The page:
Take a look at our FAQs for answers to commonly asked questions. It is a searchable knowledge base of common questions and answers, available to all our customers 24/7.

Click here for all FAQs.

1700 Rockville Pike, Suite 400

Rockville, MD 20852


800-831-0007 (toll free)

9 am - 5 pm EST

Monday - Friday

ASIPMD Trading Hours:

24 Hours

Monday - Friday

Are You at Risk for This Major Tax Penalty?

By Charles "Bo" Ives

Editor's Note – We have been following Charles "Bo" Ives through his career in the retirement planning world for over a decade now. When you find quality people like Bo, you don't lose track of them.

What we have learned in that time is this...Bo knows IRAs.

So, we asked him to write an article for us outlining the end of year planning considerations for IRAs. Specifically, we wanted him to clarify the important – and sometimes confusing – Required Minimum Distribution (RMD) rules. I think you will agree, Bo has made this difficult area easy to understand.

Bo is the President for Kingdom Trust Company, our newest approved Trustee/Administrator for Perth Mint Certificates in IRAs. After reading Bo's pearls of wisdom, send us an email to get your specific questions answered or to see how Kingdom Trust and ASI can help you with your retirement planning needs.

As 2014 draws to a close, we, as a custodian for Individual Retirement Accounts (IRAs) and other retirement accounts, begin to get a lot of questions concerning Required Minimum Distributions (RMDs).

What Is A Required Minimum Distribution (RMD)?

An RMD is the minimum amount that an account owner must withdrawal from his or her account each year after reaching the age of 70 ½. Whether an RMD is necessary depends upon the type of retirement account owned.

The rule for required minimum distributions will apply if the account owner has reached the age of 70 ½ and owns one of the following types of accounts:

• Profit Sharing Plan
• 401(k)
• 403(b)
• 457(b)
• Traditional IRA

Note that Roth IRAs are not included in the types of accounts listed above.

How Are Rmds Calculated?

While it is the responsibility of the account owner to recognize the need to take an RMD and to calculate the necessary amount, most custodians will supply the account owner with a courtesy calculation. However, that calculation will be based solely on the account in their custody. Most will remind the account owner to speak with his or her tax advisor to ensure that he or she is taking enough to cover the amount required.

The 2014 RMD amount would be based on the market value of the account as of December 31, 2013. The RMD is calculated by taking the year-end value of the account and then dividing the value by one of three life expectancy factors found in IRS Publication 590 and listed below:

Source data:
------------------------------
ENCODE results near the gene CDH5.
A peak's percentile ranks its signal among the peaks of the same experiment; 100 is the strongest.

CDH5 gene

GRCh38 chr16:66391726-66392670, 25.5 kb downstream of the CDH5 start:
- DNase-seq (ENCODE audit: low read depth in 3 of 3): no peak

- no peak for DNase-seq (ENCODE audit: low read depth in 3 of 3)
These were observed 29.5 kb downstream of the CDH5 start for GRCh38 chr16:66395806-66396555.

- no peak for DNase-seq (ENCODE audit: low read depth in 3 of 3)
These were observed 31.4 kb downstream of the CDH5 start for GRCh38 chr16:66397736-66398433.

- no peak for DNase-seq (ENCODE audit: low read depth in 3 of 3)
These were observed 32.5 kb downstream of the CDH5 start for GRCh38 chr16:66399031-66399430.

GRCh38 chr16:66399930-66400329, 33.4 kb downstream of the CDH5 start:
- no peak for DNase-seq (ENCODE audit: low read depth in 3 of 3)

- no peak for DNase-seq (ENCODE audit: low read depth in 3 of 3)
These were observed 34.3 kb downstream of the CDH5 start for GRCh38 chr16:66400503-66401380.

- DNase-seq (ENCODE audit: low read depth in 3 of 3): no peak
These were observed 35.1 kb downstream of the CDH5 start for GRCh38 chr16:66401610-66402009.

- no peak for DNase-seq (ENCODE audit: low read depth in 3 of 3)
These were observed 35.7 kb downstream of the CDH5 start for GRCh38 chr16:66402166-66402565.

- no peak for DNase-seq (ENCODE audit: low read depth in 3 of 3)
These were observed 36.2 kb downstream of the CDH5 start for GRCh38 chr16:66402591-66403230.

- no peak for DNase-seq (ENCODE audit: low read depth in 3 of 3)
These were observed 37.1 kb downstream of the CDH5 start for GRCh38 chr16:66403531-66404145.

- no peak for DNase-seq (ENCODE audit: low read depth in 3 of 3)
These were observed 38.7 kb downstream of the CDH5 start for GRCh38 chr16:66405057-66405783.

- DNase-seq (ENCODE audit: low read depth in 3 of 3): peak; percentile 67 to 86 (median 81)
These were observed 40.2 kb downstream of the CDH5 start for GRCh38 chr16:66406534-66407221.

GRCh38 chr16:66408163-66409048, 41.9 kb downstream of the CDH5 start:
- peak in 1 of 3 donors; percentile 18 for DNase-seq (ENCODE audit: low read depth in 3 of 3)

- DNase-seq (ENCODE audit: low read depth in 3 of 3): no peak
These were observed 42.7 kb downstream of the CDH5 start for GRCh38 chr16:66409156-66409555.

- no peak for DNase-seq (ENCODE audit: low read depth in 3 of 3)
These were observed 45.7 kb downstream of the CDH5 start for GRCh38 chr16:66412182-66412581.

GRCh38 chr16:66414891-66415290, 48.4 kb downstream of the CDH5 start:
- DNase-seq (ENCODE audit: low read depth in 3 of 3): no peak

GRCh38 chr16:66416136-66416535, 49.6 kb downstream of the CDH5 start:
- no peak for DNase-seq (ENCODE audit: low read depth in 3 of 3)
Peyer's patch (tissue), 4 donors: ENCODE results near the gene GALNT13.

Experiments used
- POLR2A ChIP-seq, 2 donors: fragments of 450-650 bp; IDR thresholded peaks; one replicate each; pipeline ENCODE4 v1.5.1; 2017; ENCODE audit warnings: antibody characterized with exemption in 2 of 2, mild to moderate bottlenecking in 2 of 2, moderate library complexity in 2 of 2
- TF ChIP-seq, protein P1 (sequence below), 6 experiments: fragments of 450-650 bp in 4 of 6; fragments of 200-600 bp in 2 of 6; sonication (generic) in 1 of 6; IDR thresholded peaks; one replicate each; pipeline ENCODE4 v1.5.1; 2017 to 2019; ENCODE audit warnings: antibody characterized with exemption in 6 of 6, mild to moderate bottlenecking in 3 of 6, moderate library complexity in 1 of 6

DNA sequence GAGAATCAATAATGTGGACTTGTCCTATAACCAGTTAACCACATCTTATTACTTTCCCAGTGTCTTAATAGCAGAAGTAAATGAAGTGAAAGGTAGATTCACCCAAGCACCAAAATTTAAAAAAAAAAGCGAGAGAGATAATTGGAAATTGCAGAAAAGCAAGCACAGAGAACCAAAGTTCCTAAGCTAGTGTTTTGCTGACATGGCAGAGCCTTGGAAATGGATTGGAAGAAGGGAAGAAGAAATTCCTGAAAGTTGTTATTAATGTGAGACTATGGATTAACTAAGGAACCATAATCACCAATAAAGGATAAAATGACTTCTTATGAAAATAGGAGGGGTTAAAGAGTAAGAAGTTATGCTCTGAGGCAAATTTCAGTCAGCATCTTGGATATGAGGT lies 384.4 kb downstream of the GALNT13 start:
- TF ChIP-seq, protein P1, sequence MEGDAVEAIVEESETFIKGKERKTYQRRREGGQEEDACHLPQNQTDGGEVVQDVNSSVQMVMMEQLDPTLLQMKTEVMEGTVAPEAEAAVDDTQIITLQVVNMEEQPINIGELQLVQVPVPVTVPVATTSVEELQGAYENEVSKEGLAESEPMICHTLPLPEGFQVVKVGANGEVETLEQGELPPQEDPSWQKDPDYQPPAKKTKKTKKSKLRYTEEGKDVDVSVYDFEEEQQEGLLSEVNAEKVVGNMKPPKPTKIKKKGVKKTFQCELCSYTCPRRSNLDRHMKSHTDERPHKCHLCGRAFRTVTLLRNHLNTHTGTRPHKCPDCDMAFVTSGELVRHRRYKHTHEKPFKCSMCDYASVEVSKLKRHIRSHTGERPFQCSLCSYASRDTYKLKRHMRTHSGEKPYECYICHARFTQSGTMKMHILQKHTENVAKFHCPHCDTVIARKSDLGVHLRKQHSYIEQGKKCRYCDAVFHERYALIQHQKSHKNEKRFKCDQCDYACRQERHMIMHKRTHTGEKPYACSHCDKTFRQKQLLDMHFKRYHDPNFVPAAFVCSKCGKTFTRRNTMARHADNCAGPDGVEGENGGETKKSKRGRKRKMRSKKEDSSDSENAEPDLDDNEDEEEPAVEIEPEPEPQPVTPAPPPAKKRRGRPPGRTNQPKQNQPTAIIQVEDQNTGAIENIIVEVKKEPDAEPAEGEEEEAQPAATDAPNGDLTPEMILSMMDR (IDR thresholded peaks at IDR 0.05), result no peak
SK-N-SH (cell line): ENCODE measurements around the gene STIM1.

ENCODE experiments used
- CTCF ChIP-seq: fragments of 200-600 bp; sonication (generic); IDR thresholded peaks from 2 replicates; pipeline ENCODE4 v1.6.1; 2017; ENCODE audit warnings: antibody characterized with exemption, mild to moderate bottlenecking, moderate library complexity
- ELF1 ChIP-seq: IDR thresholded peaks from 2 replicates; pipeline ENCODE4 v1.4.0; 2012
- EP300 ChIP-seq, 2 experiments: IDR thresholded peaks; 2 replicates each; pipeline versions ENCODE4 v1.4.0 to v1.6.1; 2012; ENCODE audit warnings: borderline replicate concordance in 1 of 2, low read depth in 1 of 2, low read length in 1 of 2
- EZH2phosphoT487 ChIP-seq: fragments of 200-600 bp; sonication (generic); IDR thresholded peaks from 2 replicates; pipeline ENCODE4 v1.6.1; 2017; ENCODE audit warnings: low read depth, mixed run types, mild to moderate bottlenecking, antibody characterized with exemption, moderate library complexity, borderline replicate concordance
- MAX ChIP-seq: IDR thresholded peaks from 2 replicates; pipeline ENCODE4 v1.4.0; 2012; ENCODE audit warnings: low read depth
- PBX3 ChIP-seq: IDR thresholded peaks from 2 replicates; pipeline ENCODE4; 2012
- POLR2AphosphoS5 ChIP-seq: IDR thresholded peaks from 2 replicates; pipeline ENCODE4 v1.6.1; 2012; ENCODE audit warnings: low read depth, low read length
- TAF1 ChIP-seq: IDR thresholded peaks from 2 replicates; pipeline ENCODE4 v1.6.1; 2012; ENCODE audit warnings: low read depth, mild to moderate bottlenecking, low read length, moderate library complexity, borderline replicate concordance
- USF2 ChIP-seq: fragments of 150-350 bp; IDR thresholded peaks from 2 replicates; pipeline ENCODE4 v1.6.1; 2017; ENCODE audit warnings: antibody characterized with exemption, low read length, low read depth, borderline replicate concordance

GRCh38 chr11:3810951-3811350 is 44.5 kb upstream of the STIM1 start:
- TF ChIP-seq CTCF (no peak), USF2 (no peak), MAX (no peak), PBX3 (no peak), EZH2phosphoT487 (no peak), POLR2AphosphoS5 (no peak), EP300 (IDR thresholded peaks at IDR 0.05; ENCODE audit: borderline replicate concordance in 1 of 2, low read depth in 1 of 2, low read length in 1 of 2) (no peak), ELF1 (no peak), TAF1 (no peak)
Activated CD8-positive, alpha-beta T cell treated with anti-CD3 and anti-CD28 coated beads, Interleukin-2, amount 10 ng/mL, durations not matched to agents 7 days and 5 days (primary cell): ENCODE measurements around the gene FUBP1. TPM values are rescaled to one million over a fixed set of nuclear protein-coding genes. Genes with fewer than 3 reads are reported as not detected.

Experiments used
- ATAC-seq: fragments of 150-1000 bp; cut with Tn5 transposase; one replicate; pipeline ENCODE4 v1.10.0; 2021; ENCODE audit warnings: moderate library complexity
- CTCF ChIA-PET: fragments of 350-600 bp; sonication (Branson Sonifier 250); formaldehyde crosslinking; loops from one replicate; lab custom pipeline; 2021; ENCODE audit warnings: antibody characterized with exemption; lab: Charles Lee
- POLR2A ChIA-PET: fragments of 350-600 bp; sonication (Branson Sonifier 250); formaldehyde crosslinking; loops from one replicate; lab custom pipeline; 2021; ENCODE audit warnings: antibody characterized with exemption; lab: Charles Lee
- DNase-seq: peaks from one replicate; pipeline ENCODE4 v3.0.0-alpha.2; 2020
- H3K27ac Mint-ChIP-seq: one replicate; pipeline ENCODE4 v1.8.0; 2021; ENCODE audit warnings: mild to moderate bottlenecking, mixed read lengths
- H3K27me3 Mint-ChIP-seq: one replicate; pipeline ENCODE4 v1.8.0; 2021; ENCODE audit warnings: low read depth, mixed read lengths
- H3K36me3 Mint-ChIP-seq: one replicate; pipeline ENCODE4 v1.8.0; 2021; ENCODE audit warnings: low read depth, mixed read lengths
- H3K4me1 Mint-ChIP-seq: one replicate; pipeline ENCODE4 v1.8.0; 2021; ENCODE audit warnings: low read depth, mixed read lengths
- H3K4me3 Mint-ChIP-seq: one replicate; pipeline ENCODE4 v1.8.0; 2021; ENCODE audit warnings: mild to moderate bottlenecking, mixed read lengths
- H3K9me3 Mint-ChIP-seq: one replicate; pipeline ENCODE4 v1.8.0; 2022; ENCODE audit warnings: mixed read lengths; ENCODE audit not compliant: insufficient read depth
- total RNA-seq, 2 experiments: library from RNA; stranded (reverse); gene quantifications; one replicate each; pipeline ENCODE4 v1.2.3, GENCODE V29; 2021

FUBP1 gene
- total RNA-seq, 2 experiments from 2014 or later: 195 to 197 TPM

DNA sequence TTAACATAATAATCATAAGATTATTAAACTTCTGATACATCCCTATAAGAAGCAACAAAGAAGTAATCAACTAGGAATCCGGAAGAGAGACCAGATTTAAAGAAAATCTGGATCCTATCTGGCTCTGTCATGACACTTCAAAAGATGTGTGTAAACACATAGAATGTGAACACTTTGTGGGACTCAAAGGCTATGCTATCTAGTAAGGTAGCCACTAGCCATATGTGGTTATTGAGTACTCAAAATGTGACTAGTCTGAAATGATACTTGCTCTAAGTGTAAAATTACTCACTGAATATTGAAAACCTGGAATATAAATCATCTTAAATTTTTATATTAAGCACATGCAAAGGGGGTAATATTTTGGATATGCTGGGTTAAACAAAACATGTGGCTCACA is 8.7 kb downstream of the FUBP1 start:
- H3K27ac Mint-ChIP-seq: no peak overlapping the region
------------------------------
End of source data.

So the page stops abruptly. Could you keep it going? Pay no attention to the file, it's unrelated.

• Single Life Expectancy
• Uniform Life Table
• Joint & Last Survivor Table

One of the most common questions custodians get is from account owners who have more than one retirement account from which an RMD must be calculated. In the event that an account owner has more than one such retirement account, he or she will need to calculate the amount necessary from each account separately. However, he or she may take the full amount from any one account or from any number of accounts. It is important to note here that account owners with more than one such retirement account may want to seek the help of a qualified tax advisor to ensure that the correct RMD is calculated and taken.

By What Date Must The RMD Be Taken?

Generally speaking, an account owner's first RMD must be taken by April 1st of the year following the year in which he or she reaches age 70 1/2. The IRS has determined that an account owner, who reaches 70 on or prior to June 30, must take his or her first RMD by April 1st of the following year. For example, an account owner who reaches 70 years of age on or before June 30, 2014 is required to take the RMD by April 1, 2015. However, an account owner who reaches 70 years of age between July 1, 2014 and December 31, 2014, will not have to take an RMD in 2015 but must take the first one by April1, 2016. Thereafter, all account holders age 70 ½ and above must take their RMDs by December 31 of each calendar year.

What Happens If An RMD Is Not Taken?

The IRS is serious about taking RMDs. Failure to take the RMD and take it within the time limits prescribed by law will result in the account owner incurring a penalty. The penalty for this is a tax equal to 50% of the amount of the RMD not taken.

As the year draws to a close, readers are encouraged to speak with a tax advisor or financial planner to ensure that any unanswered RMD questions or concerns are addressed. Readers are also reminded that if an RMD still needs to be taken, there is still sufficient time remaining to have that amount removed from the account. This is also a great opportunity to discuss the plans on how and when the RMD can be taken in 2015.

Contact Us